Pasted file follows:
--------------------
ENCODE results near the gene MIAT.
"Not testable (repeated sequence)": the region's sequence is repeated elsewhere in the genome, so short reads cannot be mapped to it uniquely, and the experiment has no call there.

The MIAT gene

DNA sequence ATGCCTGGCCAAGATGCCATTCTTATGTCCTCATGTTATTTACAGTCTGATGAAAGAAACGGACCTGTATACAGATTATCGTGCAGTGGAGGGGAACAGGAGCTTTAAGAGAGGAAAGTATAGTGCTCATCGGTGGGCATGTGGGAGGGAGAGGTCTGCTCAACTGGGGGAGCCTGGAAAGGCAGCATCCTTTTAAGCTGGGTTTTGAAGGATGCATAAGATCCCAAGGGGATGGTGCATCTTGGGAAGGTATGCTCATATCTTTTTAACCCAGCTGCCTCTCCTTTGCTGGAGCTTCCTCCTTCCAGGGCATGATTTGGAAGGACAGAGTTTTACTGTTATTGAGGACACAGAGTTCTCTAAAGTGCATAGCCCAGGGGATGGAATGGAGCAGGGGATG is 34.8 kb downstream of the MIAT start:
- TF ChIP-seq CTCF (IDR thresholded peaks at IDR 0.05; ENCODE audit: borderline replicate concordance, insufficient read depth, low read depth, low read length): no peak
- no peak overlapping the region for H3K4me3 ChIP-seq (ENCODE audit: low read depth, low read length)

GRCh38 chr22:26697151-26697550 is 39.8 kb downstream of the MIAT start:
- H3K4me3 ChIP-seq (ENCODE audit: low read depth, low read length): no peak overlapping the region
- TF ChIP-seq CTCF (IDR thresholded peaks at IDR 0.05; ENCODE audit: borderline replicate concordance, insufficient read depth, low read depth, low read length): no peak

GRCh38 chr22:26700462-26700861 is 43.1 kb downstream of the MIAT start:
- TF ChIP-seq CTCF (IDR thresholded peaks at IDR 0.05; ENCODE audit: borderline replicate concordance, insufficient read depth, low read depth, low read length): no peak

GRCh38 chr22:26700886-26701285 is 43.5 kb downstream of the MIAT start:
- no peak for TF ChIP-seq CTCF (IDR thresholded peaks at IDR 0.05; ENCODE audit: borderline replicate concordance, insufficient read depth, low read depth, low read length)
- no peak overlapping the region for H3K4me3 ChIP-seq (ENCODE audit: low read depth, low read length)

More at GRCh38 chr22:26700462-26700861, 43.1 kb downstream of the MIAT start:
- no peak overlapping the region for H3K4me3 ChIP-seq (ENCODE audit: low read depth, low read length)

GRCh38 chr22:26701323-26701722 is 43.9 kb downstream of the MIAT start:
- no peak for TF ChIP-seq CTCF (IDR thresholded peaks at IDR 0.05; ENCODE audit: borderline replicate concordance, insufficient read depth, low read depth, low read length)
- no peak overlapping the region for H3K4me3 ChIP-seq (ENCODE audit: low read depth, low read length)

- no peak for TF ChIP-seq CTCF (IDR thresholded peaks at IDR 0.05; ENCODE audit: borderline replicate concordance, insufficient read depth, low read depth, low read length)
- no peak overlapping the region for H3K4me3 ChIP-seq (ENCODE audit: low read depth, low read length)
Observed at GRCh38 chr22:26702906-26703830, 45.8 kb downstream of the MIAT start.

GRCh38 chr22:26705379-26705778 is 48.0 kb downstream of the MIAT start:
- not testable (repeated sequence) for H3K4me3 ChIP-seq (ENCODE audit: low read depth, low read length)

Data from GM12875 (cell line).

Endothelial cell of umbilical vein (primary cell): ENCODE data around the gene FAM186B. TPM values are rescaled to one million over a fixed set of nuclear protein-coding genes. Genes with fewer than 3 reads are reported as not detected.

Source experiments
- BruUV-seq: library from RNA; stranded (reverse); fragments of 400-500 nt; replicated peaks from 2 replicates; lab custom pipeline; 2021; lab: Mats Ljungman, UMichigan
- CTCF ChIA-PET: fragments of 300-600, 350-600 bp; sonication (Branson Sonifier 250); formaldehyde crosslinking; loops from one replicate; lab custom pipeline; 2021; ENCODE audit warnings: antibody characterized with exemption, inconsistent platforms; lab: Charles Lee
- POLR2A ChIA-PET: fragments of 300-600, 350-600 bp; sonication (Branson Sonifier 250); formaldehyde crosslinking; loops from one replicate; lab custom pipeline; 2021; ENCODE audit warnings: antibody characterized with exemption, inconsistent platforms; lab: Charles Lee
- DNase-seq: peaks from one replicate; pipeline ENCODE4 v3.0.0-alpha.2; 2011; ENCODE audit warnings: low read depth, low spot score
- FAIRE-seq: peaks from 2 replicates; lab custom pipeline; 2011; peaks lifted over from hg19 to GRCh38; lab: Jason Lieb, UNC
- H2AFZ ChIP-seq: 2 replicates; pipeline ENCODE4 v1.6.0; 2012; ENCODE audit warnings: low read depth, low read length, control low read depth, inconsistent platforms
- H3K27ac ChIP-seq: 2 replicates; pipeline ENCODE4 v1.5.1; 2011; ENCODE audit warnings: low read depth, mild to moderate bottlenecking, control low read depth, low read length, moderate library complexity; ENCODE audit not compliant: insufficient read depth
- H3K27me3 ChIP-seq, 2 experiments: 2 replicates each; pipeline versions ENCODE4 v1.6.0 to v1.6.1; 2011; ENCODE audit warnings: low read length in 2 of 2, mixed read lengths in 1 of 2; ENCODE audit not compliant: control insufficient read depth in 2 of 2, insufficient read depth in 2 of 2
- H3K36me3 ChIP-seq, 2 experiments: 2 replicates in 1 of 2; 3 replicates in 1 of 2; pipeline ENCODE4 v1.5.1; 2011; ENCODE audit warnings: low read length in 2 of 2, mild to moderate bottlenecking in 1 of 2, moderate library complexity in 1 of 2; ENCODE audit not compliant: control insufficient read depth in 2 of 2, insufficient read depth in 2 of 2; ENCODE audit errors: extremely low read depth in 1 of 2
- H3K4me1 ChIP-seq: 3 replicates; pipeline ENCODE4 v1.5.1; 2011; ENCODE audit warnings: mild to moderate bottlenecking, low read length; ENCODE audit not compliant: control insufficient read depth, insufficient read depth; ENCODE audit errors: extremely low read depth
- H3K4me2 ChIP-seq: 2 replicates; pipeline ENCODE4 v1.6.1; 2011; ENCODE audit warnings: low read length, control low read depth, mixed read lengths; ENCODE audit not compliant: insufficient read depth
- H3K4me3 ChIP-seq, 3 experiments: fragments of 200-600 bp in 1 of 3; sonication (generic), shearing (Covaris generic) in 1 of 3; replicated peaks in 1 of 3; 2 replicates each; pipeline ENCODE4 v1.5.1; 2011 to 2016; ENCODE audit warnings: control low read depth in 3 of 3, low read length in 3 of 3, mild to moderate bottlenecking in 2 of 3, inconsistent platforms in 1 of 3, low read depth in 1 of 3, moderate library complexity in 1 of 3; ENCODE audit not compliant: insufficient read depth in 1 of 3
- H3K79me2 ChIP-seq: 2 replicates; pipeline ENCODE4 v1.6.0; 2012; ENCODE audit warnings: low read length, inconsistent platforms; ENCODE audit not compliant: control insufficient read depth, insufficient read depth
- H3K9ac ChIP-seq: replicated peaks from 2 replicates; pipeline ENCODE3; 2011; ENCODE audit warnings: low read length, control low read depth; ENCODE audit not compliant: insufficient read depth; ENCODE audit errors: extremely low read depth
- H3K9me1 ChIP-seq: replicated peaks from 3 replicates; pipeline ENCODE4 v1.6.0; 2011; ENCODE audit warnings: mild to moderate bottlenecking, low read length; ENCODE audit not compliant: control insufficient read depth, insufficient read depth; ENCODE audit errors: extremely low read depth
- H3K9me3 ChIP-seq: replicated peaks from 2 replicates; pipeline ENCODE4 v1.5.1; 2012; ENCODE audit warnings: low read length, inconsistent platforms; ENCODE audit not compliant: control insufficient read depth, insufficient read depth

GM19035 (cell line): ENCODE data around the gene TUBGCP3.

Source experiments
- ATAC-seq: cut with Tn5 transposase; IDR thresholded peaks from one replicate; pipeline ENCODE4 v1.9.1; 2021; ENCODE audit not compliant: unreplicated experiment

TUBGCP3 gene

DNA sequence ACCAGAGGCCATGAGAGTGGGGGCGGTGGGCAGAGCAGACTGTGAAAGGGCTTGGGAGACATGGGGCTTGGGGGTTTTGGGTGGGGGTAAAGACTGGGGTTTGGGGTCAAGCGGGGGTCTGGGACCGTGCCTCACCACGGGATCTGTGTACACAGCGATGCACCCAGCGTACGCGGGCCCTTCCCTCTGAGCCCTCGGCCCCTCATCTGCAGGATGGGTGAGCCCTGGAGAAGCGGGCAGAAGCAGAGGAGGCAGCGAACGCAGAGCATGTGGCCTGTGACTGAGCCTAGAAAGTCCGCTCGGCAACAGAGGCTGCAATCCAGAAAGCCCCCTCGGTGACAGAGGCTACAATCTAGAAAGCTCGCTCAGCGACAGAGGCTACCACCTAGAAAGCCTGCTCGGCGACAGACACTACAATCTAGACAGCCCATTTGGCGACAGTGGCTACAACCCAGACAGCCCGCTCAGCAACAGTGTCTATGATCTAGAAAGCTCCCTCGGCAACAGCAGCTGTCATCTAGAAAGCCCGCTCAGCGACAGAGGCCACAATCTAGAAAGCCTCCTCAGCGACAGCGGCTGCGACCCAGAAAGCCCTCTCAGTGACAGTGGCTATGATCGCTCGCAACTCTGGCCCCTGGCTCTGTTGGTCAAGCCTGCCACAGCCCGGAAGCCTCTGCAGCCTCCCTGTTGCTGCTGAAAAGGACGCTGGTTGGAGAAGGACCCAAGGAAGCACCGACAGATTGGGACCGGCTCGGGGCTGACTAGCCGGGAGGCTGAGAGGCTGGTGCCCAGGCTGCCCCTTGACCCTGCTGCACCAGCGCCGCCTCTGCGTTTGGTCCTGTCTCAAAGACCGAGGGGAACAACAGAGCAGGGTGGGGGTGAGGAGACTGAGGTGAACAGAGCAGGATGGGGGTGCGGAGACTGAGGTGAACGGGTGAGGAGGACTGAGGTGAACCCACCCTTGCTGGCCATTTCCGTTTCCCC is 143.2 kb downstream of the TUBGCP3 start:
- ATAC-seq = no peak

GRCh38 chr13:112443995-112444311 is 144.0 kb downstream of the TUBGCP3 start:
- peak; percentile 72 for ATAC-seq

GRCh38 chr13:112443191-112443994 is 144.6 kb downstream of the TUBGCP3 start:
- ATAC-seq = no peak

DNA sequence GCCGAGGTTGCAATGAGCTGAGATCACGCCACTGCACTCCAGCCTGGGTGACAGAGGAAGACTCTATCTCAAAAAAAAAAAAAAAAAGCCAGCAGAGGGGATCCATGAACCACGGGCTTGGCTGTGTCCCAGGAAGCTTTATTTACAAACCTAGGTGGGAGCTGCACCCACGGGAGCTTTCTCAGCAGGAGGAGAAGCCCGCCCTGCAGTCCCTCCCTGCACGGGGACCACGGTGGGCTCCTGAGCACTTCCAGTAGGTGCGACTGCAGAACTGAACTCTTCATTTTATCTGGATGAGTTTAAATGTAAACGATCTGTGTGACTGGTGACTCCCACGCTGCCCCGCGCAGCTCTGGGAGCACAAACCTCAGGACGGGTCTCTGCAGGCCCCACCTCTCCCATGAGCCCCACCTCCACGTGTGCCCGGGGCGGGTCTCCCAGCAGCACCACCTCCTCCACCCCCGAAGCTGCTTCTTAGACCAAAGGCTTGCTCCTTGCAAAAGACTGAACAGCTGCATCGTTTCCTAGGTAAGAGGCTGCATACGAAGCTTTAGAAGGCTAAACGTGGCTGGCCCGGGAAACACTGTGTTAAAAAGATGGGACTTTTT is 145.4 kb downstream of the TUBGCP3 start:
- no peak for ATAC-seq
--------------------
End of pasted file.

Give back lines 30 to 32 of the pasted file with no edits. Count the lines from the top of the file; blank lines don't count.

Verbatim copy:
- POLR2A ChIA-PET: fragments of 300-600, 350-600 bp; sonication (Branson Sonifier 250); formaldehyde crosslinking; loops from one replicate; lab custom pipeline; 2021; ENCODE audit warnings: antibody characterized with exemption, inconsistent platforms; lab: Charles Lee
- DNase-seq: peaks from one replicate; pipeline ENCODE4 v3.0.0-alpha.2; 2011; ENCODE audit warnings: low read depth, low spot score
- FAIRE-seq: peaks from 2 replicates; lab custom pipeline; 2011; peaks lifted over from hg19 to GRCh38; lab: Jason Lieb, UNC